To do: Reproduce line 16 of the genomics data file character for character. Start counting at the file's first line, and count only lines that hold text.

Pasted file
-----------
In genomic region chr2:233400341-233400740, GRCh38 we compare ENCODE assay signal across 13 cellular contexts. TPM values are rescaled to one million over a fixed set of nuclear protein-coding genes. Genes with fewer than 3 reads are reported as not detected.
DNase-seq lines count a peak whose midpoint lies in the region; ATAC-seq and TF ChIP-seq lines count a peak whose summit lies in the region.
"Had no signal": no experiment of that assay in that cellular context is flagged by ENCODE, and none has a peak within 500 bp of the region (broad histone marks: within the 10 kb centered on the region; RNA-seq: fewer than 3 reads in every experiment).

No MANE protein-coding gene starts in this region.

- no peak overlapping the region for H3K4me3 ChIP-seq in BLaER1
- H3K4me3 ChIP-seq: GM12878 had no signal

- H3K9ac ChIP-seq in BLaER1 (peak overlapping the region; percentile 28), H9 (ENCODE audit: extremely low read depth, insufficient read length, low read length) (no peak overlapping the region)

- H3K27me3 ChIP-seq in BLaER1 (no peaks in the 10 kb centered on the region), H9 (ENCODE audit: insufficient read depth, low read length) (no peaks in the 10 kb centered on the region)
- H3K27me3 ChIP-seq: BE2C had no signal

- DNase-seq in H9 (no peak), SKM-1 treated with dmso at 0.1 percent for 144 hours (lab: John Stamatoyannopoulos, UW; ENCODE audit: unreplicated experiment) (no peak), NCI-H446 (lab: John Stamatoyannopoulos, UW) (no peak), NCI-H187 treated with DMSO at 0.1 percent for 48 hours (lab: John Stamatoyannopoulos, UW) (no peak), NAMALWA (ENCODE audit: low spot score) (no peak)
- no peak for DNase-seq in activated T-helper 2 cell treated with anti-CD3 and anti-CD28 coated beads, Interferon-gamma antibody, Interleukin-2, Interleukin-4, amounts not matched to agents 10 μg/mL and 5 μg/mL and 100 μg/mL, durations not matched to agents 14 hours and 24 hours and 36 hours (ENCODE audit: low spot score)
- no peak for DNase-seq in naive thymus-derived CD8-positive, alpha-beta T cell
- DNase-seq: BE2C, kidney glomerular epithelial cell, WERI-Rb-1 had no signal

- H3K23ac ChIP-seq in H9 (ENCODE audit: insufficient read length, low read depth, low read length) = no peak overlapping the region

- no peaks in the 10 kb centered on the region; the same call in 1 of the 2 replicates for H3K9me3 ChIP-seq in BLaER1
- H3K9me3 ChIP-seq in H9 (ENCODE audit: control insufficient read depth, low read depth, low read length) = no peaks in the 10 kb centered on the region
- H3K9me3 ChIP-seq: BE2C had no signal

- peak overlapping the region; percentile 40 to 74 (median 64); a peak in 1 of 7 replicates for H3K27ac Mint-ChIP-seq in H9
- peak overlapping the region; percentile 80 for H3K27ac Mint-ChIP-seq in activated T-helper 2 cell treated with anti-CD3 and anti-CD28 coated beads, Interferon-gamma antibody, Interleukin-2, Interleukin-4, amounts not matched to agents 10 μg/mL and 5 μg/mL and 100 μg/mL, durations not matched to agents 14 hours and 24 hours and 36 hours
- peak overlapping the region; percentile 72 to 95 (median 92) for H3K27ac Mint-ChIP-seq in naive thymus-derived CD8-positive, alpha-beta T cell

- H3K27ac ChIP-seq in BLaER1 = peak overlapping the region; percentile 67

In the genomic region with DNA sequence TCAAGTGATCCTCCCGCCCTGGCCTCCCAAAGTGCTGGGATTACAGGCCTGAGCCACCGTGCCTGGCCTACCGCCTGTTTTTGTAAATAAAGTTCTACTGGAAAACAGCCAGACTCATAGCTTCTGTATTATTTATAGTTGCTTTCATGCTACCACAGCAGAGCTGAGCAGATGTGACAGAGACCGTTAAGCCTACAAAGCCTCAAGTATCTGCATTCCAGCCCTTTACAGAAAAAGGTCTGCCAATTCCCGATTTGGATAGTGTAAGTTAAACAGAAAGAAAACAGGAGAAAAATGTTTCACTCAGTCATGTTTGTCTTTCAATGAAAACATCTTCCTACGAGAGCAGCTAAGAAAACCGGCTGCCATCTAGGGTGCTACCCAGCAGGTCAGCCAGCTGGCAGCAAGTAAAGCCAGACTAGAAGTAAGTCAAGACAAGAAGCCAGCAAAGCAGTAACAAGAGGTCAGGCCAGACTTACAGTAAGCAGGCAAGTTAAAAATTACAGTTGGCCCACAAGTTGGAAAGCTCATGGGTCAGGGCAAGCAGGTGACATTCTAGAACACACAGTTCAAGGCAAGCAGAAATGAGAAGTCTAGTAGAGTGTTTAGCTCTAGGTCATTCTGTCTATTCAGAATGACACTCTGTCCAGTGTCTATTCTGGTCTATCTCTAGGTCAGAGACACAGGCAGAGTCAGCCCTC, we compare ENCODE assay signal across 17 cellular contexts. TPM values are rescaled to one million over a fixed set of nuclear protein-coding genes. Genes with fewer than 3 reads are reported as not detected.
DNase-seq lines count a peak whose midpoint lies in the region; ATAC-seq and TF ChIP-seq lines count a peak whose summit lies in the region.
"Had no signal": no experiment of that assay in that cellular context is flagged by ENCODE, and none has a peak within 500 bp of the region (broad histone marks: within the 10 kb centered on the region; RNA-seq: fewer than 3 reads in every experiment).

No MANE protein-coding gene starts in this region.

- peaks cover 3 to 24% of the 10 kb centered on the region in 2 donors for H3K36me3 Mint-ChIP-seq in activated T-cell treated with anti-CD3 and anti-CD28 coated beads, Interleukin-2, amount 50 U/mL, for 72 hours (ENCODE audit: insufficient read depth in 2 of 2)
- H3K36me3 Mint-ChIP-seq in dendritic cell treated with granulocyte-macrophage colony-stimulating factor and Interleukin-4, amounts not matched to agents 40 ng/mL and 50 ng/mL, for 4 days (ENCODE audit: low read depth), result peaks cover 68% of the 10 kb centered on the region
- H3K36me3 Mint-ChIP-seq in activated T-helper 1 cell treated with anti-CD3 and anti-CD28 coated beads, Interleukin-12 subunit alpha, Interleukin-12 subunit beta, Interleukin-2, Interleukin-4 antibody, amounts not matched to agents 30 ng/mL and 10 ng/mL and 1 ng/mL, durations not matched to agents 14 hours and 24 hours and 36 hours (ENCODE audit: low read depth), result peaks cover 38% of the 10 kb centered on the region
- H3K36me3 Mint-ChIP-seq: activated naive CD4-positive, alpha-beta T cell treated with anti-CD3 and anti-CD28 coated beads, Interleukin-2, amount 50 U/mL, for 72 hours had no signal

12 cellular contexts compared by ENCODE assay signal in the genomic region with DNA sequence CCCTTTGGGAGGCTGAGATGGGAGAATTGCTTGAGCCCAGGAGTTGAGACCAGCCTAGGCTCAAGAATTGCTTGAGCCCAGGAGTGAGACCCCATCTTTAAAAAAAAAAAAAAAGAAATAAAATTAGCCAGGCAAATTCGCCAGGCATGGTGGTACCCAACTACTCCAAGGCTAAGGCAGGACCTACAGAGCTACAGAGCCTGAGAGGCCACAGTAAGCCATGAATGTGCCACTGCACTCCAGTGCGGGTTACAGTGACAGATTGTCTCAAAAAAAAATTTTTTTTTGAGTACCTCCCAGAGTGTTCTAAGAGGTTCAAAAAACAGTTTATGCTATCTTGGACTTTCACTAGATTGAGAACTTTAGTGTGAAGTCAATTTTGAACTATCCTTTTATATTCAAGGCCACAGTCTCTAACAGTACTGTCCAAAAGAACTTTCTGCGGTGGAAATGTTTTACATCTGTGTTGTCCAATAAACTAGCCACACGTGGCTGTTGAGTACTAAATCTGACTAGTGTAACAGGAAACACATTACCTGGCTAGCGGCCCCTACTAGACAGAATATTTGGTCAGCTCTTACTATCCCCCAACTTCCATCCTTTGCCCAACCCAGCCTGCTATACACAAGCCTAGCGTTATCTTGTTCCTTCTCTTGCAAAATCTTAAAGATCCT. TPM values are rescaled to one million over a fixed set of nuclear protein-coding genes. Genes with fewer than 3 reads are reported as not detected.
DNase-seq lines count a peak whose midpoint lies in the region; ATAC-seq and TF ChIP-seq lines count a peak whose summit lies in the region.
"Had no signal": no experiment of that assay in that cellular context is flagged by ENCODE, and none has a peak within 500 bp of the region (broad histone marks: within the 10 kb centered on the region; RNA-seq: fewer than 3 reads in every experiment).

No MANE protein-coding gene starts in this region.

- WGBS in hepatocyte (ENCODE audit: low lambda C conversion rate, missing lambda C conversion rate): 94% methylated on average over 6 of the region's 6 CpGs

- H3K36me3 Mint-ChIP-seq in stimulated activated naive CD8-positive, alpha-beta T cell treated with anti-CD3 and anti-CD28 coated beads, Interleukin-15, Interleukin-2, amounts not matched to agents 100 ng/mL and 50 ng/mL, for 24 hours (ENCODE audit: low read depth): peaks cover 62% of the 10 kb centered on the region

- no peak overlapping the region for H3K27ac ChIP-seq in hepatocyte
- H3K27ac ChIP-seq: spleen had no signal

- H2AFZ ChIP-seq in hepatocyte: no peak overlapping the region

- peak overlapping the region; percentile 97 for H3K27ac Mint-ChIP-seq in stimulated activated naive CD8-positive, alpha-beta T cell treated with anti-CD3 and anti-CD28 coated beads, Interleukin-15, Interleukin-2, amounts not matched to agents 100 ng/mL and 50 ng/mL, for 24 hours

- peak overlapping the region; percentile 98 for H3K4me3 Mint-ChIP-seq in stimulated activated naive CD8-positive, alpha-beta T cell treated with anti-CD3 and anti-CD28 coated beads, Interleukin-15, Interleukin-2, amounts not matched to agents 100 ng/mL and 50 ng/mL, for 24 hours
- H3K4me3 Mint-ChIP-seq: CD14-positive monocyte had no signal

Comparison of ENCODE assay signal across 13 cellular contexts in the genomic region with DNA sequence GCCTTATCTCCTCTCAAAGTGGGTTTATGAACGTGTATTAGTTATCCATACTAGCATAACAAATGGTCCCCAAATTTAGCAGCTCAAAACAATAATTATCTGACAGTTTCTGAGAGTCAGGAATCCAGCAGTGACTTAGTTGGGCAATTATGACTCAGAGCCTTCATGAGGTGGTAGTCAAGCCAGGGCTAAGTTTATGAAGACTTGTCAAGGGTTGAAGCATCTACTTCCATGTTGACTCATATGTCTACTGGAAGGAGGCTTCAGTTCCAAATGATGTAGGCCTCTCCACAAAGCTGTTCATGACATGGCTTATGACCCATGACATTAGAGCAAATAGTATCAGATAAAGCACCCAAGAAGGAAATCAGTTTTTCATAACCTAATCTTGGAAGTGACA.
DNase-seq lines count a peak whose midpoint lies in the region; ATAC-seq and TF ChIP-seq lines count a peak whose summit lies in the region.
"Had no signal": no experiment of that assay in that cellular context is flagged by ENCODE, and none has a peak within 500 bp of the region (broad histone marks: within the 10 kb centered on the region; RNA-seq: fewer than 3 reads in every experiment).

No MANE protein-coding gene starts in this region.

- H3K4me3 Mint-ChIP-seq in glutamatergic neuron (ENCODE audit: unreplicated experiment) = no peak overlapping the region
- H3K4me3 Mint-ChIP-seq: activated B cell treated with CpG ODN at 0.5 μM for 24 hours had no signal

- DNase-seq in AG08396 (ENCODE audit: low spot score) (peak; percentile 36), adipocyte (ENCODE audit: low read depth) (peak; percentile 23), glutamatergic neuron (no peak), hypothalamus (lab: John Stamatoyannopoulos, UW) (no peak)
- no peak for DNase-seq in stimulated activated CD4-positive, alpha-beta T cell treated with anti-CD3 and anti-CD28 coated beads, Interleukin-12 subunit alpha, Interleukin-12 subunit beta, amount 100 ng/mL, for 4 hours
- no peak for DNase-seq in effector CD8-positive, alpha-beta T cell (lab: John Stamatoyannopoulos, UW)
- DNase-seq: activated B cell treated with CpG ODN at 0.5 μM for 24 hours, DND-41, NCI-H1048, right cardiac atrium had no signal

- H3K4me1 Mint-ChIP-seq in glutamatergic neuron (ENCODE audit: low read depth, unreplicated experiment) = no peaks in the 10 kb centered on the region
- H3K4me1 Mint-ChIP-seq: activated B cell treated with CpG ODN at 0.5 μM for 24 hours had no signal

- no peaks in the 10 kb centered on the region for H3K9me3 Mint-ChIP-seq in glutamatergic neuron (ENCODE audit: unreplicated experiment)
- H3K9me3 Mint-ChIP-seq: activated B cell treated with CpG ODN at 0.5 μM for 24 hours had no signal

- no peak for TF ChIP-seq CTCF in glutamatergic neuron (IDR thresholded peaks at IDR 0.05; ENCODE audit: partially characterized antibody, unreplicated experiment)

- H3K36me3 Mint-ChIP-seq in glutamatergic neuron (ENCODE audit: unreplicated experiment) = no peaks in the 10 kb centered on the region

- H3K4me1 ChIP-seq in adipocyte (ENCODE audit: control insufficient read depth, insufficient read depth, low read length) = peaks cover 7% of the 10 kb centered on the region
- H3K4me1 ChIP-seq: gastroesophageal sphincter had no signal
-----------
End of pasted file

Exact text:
- H3K9me3 ChIP-seq in H9 (ENCODE audit: control insufficient read depth, low read depth, low read length) = no peaks in the 10 kb centered on the region